I’m going to do something a little different this week. Those of you who read my column on ManaNation have seen my virtual portfolio in the paper world, which we’ll be tracking through the upcoming PTQ season. I’m going to set up a similar portfolio for an MTGO account’s contents, list them here, and discuss why certain cards are there in certain quantities, and we’ll walk through a few case studies of investment concepts. This may not be a 100 percent accurate portfolio (numbers have been adjusted to reflect the proper magnitudes), but I assure you the data is plausible. We’re not going to track this for each week, but I may refer to it in the future. The spreadsheet is “live,” so if I do any updating to it, then you can expect to see it reflected in the sheet.
We have a simple dump of the portfolio from the MTGO interface, which exports data nicely into CSV format. That means spreadsheet software can grid the data into rows and columns, and thus, it can be operated upon in batch. The result: we get the most important information — where we have the most money invested — right away. The output is nicely sorted by rarity and quantity for us, and color coded to boot!
The first item on the list to discuss: Admonition Angel. Though she did not make any waves at the StarCityGames Invitational or at Worlds, she is still somehow at 2.75 on multiple bots. I have been snatching them up at 1.50 or thereabouts, and on paper as well, and expect them to do nicely here. This card is too powerful to have been so cheap. If they start to approach USD 4.00, I’m going sell at least seven between 3.00 and 4.00 to recoup my costs and get some more money to reinvest. There are a lot of good plays right now, and doubling up while still letting a few ride is just the way I like to play potentially big sleepers.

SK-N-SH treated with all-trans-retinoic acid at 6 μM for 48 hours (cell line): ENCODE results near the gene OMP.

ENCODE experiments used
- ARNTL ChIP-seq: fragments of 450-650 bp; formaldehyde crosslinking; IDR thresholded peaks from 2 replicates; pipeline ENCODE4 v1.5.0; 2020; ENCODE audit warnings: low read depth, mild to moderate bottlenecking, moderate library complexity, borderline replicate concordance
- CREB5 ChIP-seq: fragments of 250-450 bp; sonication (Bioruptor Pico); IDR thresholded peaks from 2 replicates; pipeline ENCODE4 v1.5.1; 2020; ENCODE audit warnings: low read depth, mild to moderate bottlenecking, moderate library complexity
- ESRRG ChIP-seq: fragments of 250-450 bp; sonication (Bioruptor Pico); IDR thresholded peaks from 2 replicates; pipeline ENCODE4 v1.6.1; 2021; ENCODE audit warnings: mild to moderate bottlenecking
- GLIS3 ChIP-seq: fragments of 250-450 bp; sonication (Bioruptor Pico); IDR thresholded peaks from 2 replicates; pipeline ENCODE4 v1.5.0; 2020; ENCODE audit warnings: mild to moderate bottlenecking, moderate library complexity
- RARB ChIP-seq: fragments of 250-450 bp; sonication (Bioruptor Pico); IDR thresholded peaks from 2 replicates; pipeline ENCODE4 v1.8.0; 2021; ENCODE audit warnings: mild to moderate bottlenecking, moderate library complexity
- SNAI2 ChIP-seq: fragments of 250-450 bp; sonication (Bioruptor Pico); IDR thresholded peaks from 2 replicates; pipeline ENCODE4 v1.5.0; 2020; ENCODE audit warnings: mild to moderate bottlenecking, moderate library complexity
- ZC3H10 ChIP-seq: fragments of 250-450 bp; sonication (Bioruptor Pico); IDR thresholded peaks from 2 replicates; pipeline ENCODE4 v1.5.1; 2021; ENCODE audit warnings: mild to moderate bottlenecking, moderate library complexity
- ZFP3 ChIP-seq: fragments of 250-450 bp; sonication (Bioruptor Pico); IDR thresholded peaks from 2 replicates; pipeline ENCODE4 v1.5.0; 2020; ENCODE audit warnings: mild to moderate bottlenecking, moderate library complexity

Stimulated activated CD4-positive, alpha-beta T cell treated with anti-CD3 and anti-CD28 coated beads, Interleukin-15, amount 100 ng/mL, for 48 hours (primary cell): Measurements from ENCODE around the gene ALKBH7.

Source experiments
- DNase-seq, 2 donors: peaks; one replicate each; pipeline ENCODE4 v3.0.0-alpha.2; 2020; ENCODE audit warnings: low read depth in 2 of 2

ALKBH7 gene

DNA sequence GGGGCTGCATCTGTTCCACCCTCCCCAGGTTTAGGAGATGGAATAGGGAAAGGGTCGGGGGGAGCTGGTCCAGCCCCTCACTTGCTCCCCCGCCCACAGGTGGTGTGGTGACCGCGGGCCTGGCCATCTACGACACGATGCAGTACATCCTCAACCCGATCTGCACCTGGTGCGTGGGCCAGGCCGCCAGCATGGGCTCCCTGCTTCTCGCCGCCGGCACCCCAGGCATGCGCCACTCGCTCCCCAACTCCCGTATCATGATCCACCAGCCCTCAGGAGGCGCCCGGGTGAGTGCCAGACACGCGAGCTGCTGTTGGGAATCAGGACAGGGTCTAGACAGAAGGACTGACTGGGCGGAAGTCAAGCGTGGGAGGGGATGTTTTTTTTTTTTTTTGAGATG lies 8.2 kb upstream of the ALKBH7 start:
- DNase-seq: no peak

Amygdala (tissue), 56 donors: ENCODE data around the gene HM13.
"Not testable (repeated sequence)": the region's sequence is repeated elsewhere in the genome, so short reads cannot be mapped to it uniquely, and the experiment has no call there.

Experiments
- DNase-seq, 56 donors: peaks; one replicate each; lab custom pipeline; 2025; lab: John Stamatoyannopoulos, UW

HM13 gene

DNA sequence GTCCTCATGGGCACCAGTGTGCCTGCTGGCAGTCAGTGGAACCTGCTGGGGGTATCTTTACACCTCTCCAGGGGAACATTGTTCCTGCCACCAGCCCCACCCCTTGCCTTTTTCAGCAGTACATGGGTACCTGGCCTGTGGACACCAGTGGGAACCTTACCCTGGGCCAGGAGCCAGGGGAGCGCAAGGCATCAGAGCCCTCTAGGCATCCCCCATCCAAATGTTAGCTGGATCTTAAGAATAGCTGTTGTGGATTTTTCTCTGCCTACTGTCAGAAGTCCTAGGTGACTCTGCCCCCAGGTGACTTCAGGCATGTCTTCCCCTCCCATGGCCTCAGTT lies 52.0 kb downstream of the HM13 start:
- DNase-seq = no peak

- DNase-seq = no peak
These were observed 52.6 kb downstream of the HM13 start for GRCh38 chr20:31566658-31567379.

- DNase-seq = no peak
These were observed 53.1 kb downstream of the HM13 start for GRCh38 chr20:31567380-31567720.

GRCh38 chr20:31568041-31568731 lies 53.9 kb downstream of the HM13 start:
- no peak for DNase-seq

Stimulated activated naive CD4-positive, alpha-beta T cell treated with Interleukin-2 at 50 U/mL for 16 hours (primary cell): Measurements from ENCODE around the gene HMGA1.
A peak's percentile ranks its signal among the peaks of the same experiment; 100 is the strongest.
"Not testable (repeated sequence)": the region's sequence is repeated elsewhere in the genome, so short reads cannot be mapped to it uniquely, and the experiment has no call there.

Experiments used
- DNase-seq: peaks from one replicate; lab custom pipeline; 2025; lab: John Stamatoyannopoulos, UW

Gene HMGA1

The Sun Titans and Warren Instigators are there as insurance, as they were both very, very cheap, and I’d like to prevent missing out on their big jump. It only takes one event. That event may very well be the Extended portion of Worlds, or Grand Prix Atlanta. No matter what, I want to be there. I had five Demon of Deaths Gate because I have been all about this card for 2 months, and in Vamps nonetheless. The red-black version lately is far better than my tier 2 brews, but I’m glad I got these at 2.50 (since they are now 4.00+). I already sold a few, taking a fine margin, to free up working capital for more high-value investments.
The 98 Gigantomancers seems hilariously awful, but they were .08 each. That’s a total out-of-pocket under USD 8.00, which is not a lot of money. If the card ever does anything, it will be worth at least a quarter. That’s the amazing part about these micro transactions. The potential for astronomical gains is very large while the risk is very low. I thought this’d be something with Necrotic Ooze, but so far, no luck. Bala Ged Thief was also dirt cheap, and I really want to pair it with Mimic Vat to lock someone out in their draw step. I hear that Changelings make great Allies, by the way.